Like a Berean


When I saw this image being shared among my facebook friends, I literally laughed out loud.  First, I have been known to tell my own children they better check themselves before they wreck themselves.  Probably more times than I can count, and more times than they care to remember.  Check your attitude.  Check your responsibility.  Check your accountability.  Check that look on your face, tone in your voice, and your body language.

Second, exegesis is so incredibly important to me.  It should be to any believer, but especially those who are going to teach the Word or lead in a ministry.   If you don’t know the word, in summation it is the critical interpretation of the Scriptures.  In Acts 17:11, Paul and Silas were preaching at Berea.  They commented on how the Bereans’ would eagerly listen to the teaching, but also searched the Scriptures daily to make sure that what was being taught was accurate.

Some people may roll their eyes when they hear a Pastor say … “in the original text” or “if we go back to the original Greek word”.  This is not a statement of arrogance that this particular Pastor knows more, or his level of education is superior.  This is a statement that the Pastor has not just studied the Word for his message based on our every day understanding, but rather he went further into deeper critical interpretation.  He practices good exegesis.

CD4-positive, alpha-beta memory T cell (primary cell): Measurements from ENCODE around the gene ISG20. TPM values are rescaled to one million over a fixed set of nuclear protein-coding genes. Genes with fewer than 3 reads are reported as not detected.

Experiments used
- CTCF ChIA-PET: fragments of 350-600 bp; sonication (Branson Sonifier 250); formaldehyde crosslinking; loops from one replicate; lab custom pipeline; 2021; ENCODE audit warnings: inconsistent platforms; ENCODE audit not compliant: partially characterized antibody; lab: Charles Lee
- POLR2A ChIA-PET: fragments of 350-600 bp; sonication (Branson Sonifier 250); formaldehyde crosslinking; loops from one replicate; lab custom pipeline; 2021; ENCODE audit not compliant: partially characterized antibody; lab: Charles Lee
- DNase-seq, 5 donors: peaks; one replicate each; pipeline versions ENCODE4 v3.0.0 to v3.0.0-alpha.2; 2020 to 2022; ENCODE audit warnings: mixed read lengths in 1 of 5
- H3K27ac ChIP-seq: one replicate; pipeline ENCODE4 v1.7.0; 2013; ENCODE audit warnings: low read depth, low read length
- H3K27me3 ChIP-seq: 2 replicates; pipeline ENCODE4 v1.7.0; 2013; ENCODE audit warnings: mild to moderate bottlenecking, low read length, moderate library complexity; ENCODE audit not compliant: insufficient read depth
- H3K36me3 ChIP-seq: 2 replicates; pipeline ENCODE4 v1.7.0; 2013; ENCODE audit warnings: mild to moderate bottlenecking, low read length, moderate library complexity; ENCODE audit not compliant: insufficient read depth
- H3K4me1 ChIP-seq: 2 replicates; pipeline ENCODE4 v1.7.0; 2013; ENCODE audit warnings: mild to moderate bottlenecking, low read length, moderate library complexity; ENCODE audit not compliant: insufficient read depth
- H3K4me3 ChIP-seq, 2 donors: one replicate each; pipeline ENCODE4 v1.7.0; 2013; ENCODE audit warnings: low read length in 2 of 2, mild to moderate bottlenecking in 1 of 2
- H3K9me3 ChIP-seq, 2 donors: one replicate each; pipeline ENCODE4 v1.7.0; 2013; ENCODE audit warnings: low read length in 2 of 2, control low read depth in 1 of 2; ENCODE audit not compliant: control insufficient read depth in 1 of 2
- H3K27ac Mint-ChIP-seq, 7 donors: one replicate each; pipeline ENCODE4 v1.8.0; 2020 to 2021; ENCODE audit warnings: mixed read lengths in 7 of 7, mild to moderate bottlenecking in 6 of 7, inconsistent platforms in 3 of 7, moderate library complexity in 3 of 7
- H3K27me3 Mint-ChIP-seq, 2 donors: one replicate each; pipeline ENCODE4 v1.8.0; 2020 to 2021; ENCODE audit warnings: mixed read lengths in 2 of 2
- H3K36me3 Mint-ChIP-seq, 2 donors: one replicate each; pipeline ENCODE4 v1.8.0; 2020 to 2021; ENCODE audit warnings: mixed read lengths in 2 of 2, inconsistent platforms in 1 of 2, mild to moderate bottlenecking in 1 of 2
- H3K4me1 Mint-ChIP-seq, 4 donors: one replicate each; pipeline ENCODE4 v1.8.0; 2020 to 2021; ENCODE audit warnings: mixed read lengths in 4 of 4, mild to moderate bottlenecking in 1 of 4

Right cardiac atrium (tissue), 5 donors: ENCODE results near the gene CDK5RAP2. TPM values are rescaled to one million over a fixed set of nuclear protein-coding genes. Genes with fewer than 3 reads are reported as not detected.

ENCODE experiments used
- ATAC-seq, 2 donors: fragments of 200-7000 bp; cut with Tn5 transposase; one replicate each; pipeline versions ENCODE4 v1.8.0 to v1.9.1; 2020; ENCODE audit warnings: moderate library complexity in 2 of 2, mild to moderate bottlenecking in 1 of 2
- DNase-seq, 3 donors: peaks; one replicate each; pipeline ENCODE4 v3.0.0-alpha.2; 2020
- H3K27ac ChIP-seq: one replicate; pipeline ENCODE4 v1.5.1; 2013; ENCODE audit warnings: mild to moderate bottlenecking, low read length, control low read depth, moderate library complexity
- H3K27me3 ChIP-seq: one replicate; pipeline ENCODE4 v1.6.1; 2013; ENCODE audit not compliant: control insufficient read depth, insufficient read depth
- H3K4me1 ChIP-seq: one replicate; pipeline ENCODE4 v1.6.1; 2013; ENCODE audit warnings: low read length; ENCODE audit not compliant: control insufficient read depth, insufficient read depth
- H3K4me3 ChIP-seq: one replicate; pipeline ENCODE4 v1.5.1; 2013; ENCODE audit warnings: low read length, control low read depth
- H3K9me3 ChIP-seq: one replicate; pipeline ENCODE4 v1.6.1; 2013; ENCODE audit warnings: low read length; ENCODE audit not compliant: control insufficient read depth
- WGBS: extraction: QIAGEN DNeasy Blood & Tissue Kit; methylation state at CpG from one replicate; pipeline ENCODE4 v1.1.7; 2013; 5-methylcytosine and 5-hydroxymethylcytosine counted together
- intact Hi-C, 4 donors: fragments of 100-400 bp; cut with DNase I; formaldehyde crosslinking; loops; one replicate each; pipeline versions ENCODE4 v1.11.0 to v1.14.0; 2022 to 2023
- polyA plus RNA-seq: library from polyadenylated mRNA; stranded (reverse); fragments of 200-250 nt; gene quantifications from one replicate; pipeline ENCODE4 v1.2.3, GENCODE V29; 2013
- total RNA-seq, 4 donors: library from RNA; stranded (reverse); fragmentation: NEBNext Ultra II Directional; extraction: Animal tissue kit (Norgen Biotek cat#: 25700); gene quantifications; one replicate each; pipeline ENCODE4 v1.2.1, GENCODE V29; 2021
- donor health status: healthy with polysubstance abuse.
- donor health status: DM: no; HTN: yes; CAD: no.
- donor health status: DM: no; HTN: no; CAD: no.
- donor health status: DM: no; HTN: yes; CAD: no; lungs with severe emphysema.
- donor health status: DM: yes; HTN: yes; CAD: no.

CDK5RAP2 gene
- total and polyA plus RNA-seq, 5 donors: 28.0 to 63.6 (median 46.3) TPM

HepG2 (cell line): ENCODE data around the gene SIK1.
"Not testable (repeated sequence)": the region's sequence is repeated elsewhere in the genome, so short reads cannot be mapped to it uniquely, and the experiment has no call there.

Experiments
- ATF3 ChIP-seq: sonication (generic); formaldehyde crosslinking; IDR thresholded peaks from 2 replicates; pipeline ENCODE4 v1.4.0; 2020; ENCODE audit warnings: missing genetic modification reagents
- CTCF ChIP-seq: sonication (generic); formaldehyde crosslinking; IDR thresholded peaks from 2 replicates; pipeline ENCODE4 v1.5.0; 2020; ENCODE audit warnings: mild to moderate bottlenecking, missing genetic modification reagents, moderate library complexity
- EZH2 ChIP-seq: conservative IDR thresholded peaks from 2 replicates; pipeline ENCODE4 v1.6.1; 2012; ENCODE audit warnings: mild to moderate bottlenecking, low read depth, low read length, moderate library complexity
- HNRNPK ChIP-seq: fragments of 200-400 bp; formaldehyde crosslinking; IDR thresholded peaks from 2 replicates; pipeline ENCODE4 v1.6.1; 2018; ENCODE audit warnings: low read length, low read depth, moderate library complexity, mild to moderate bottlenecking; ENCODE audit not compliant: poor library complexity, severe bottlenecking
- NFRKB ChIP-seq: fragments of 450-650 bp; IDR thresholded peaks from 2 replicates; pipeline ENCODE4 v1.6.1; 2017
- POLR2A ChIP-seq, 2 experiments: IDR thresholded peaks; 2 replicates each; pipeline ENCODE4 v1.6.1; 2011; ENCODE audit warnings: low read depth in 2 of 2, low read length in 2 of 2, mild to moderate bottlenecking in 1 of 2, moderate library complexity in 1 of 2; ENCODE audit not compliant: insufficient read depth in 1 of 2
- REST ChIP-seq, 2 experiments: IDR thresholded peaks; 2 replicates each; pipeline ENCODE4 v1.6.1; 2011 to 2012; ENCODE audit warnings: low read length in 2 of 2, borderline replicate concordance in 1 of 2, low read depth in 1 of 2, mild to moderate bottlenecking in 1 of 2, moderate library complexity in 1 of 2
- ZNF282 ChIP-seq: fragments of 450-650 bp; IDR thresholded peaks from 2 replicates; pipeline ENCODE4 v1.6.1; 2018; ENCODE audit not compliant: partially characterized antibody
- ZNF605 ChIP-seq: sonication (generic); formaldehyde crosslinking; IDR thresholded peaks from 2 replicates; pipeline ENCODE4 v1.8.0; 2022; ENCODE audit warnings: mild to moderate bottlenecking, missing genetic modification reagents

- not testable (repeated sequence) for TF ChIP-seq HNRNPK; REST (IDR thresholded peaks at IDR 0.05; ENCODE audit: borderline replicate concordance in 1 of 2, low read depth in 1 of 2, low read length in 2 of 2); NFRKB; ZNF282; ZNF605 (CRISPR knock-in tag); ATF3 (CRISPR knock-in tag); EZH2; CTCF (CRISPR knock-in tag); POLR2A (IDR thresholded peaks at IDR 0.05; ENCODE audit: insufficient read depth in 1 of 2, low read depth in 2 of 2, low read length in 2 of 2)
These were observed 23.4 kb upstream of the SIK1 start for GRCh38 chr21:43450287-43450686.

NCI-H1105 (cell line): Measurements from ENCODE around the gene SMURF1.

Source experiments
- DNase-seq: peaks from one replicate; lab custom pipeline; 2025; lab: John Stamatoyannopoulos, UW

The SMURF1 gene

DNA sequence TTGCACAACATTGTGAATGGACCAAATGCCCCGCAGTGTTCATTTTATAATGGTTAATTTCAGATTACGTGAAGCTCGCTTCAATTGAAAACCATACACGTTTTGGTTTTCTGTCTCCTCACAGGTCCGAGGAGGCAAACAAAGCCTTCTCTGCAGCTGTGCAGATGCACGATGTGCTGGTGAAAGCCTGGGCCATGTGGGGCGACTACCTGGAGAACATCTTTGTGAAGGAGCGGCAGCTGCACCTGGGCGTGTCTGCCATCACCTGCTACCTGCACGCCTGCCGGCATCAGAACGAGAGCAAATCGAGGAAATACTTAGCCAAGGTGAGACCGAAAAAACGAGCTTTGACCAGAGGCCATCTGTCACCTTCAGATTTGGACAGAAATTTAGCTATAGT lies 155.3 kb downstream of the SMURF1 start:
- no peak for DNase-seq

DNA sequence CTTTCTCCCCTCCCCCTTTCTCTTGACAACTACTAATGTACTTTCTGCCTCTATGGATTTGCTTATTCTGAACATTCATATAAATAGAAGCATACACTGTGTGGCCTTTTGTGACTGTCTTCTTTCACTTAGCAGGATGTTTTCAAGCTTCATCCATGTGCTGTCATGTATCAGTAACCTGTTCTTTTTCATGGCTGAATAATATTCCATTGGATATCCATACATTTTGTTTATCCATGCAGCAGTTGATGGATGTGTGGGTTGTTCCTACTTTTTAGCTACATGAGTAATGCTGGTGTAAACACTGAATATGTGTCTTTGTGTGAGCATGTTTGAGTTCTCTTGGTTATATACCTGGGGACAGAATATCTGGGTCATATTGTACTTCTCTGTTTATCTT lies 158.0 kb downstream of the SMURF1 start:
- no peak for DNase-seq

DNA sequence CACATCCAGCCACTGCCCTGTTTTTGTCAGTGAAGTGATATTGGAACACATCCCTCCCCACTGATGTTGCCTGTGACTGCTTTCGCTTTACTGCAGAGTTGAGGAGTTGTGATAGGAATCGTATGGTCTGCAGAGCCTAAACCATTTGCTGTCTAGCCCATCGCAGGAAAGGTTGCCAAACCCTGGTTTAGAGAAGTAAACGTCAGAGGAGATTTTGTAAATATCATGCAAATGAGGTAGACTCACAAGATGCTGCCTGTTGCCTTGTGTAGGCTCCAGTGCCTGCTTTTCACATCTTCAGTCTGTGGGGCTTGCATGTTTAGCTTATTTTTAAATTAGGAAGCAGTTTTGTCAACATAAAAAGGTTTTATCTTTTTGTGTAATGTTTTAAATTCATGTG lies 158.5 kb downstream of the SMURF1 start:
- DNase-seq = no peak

The lens in which we interpret Scripture is vital.  If we get it right, we are bringing people to the feet of God to learn his ways.  If we get it wrong, we become the false teachers the Scriptures warn us about.  Not every false teacher is going about with mal intent to destroy the Gospel.  Some, have really good intentions and fully believe they are teaching the right thing.  But, as the phrase goes, the pathway to hell has been paved with good intentions.

We can stand firm that the Scriptures are enduring, and everlasting.  His message to us in the words on the page does not change, because God is unchanging.  However, we would be remiss to think that OUR understanding of a particular word has not changed over the years.  There are words we use in our every day vernacular today, that do not mean the same thing it did even 20 years ago.  There is a reason the Scriptures remind us to not lean into our own understanding.

I’ve watched too much divisiveness happen, over Scripture, because each person was looking through their own personal lens.  They define the word based on their culture, their education, and their influence.  Recently, there was a large controversy involving a speaker at a conference.  The speaker was from another country, with a different history regarding racism and sexism.  I still believe that the largest contributor to the controversy was miscommunication.  She spoke from her personal lens to an audience that received it through their own personal lens.

Words matter, yes.  Context matters most, because context helps us clarify the definition to the exact meaning of the word at the time it was used.  In critical interpretation, exegesis, we are tasking ourselves to make sure that every time we speak about the Scripture that our interpretation is accurate.  And, in doing so, we must also be willing to accept & admit that we are or have been wrong.

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